In this Issue:
“The Road that Won an Empire”: Commemoration, Commercialization, and the Promise of Auto Tourism at the “Top o’ Blue Mountains”
by Chelsea K. Vaughn
On July 3, 1923, over 30,000 people — including President Warren G. Harding and First Lady Florence Harding — gathered in Meacham, Oregon, for a two-day celebration orchestrated by Walter E. Meacham, president of the Old Oregon Trail Association (OOTA). The purpose of the events was twofold: commemorating the eightieth anniversary of the first immigrant train to the Pacific Northwest and dedicating the Old Oregon Trail Highway. Over 5,000 cars arrived with the first day’s onlookers who travelled on a roadway that had once served wagon trains into the West. The first couple was symbolically adopted by the Cayuse, who presented the first lady with a blanket designed for the ceremony by the Pendleton Woolen Mills. Historian Chelsea Vaughn argues that the celebration combined commemoration with commercialization, signifying a shift in trends around historical memory of the settlement period. She further notes the importance of Native participation and outspokenness within what was essentially a celebration of their colonization.
Nose Sakae’s Study Abroad: Idealization and Devaluation of American Education During Japan’s Early Meiji Era
by Yasutaka Maruki
In June 1870, Nose Sakae travelled from his native Japan on a merchant ship bound for San Francisco, California, one of many young Japanese who explored the world during the late nineteenth century. Nose was recruited that same year by Sidney Marsh, Pacific University’s first president, to study at the university in Oregon. After returning to Japan, he and several other students introduced Western ideas to the nation’s emerging education system. Although Nose enthusiastically accepted the liberal arts education he received at Pacific University, after returning to Japan, he eventually “established nationalistic and conservative values that caused him to develop prejudiced views toward American approaches to education, especially regarding Christianity and women’s education.” Literary scholar Yasutaka Maruki argues that Nose’s dramatic shifts in beliefs and perspective are reflective of the dynamic transformation Japan underwent during the Meiji Era.
Women’s Lands in Southern Oregon: Jean Mountaingrove and Bethroot Gwynn Tell Their Stories
by Heather Burmeister
Young women of the 1960s and 1970s countercultural revolution era were not only active in a wide range of social justice movements but also began organizing and advocating for women. A number of women during that time emerged as lesbians, finding a place for themselves in the back-to-the-land movement, another emerging subculture. Separating themselves from mainstream society, Jean Mountaingrove and Bethroot Gwynn created safe spaces for women to interact. Historian Heather Burmeister argues that the women’s experiences on their own lands and creation of published material helped create regional, national, and even global networks through which women could re-create themselves and construct and express their new identities through art, spirituality, and other forms of creative culture. Burmeister’s introduction is followed by edited selections from oral histories she conducted with Mountaingrove and Gwynn.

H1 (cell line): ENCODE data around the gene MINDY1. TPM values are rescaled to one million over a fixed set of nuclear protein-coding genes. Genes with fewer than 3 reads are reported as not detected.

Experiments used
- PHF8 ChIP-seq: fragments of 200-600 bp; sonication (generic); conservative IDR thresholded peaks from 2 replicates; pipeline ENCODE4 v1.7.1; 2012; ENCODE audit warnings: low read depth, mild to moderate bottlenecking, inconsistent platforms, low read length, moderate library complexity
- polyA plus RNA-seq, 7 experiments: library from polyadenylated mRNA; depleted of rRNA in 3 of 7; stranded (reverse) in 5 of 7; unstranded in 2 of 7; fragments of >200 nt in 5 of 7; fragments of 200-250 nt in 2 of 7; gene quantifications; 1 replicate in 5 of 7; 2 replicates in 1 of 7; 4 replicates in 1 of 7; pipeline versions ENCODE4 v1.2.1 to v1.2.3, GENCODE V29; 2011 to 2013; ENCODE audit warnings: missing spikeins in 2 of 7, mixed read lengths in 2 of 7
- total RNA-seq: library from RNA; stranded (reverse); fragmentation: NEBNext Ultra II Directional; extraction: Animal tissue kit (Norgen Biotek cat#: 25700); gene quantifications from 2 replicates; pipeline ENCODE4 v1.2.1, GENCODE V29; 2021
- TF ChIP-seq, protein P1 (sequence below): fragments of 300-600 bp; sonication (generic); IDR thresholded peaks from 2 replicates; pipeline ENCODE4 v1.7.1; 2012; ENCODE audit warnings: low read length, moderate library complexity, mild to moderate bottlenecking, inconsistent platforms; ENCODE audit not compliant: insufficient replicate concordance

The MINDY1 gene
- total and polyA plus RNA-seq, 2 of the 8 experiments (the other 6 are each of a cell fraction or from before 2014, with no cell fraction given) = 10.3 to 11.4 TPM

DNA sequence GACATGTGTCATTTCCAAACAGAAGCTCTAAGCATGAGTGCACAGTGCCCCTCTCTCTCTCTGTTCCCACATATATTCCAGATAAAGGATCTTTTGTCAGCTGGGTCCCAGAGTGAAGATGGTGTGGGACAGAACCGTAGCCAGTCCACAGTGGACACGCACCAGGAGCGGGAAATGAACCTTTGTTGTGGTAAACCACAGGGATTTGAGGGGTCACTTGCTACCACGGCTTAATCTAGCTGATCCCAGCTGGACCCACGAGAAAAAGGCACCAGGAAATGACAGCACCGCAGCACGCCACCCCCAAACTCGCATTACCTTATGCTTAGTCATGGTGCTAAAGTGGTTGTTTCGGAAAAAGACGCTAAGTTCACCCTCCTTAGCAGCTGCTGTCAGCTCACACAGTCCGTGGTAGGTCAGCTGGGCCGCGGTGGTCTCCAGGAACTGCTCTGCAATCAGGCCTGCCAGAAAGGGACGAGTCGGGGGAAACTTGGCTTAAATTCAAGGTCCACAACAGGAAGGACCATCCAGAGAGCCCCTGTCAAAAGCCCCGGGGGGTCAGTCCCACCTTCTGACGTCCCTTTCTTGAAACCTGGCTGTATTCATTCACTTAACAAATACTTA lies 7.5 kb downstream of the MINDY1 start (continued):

by Warren Niete
introduction by Rob Donnelly
Oregon was an early adopter of prohibition laws, banning alcohol four years before the 1920 Constitutional amendment. When prohibition ended in 1933, Oregon legislators passed the Liquor Control Act and the Oregon Liquor Control Commission (OLCC) to retain control over alcohol consumption, which generated much-needed revenue for the state. Despite state control over alcohol, bootleggers made sizeable profits and OLCC agents, such as Warren Niete, were tasked with stopping bootleg alcohol consumption with very few resources available. Niete’s captivating recollection provides insight on OLCC law enforcement agents’ challenges as they worked to regulate the sale and consumption of alcohol during the 1950s.
Thompson’s Mills and the Lost Town of Boston: Oregon’s Newest State Heritage Site Celebrates Its Ten-Year Anniversary
by Kristine Deacon
Thompson’s Mills, Oregon’s oldest water-powered grist mill, is located just east of Shedd in Linn County on the Calapooia River. The mill operated commercially for 146 years, and its owners adapted the mills to evolve with changing regional and national events. Milling began on the site in 1858, and through a dam system, the Calapooia River generated power for the mills until 1986. The Thompson’s Mills State Park is a unique resource for Oregon historians, containing artifacts that document the state’s technological, political, and social past. Journalist and park staff person Kristine Deacon traces the mills’ complete history, drawing out the significance of the historical record in the buildings and collections and narrating the personal, political, and economic impacts on the story with particular attention to the importance of water rights.
A Tribute: Eckard V. Toy, Jr. (March 19, 1931–October 7, 2013)
Dr. Eckard V. Toy, Jr., grew up in the Pacific Northwest and earned his Ph.D. in American history at the University of Oregon. Beginning with his 1959 Master’s thesis, “The Ku Klux Klan in Oregon: Its Charter and Program,” the Klan and related topics were a primary focus of his research and writing. After teaching at several universities in the Midwest and on the Pacific Coast, he retired to the Hood River Valley. He is remembered in this tribute by friends and colleagues.